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page 31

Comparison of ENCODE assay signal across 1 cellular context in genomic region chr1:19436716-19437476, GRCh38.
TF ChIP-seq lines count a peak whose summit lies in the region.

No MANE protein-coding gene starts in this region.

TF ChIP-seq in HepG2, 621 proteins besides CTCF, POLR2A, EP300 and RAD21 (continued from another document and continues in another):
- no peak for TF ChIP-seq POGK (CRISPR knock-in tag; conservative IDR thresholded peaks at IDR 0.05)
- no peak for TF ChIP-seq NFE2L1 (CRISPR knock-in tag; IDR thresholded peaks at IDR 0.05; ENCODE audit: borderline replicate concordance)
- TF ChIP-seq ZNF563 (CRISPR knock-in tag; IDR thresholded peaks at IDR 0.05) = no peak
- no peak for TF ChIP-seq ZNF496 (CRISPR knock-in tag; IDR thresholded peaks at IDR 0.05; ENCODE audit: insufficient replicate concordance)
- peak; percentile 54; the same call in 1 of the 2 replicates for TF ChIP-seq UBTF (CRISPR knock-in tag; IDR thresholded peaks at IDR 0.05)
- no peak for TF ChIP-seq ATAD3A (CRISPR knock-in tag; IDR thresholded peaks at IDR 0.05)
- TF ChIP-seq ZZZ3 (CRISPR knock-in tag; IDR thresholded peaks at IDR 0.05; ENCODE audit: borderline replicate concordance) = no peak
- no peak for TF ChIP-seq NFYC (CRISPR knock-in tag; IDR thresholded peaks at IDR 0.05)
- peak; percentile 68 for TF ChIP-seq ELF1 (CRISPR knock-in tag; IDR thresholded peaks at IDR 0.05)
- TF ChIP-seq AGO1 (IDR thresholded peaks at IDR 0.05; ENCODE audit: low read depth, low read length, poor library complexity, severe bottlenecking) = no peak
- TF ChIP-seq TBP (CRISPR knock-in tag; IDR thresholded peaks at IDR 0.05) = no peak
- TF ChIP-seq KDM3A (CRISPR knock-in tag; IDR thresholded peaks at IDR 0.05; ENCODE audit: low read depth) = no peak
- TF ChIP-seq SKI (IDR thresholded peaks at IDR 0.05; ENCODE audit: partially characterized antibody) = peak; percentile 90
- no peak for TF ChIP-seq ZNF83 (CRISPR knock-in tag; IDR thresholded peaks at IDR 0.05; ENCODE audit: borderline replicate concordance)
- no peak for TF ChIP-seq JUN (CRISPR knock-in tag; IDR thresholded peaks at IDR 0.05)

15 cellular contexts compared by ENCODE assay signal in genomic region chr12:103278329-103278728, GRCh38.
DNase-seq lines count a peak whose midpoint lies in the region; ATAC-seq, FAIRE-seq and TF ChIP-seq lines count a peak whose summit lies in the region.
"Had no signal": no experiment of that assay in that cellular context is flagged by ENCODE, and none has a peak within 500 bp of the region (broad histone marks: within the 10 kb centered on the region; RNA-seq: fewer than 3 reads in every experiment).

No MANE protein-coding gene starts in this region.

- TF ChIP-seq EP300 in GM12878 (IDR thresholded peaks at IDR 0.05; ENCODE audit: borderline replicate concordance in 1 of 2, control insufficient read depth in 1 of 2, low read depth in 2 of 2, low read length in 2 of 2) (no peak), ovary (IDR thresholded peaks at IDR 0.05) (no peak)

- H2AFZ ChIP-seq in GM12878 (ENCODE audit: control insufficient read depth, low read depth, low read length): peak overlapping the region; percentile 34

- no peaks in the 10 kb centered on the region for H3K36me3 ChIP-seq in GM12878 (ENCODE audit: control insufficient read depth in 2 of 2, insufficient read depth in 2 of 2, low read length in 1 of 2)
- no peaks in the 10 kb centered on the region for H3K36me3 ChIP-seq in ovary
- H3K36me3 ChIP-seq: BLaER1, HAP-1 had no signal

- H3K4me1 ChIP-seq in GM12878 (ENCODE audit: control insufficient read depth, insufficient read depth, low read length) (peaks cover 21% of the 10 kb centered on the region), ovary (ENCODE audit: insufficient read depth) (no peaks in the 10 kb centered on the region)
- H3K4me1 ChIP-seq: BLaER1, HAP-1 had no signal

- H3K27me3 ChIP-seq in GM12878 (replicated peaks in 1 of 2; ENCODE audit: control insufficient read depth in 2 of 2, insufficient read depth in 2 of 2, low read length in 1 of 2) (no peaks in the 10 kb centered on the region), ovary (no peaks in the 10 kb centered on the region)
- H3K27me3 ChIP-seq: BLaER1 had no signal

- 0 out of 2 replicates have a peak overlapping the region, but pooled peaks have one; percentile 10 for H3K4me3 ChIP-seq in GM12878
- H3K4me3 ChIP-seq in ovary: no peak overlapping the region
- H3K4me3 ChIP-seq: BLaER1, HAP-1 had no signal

40. Selected image: page 31. Source: Stearns, Junius Brutus. "The Death of Pocahontas." 1848. (William M. S. Rasmussen and Robert S. Tilton, Pocahontas: Her Life and Legend. Richmond: Virginia Historical Society, 1994. 31.) Say Rasmussen and Tilton: "[Stearns] presents a fully Anglicized figure who had been transformed from her savage origins and thereby made worthy of Christian salvation," closing the circle begun with her baptism (Chapman 1840). "Stearns's stunning reconstruction of a scene for which no record survives is a remarkable display of history painting. He conceives a setting that is believable as provincial England. He paints muted paneled walls as a foil for lush fabrics that call to mind her social achievement. He juxtaposes English and Indian figures to suggest the bringing together of cultures that was the meaningful accomplishment of Pocahontas. Her youthful appearance, her beauty, and the distraught postures of her husband and son establish the pathos of the event."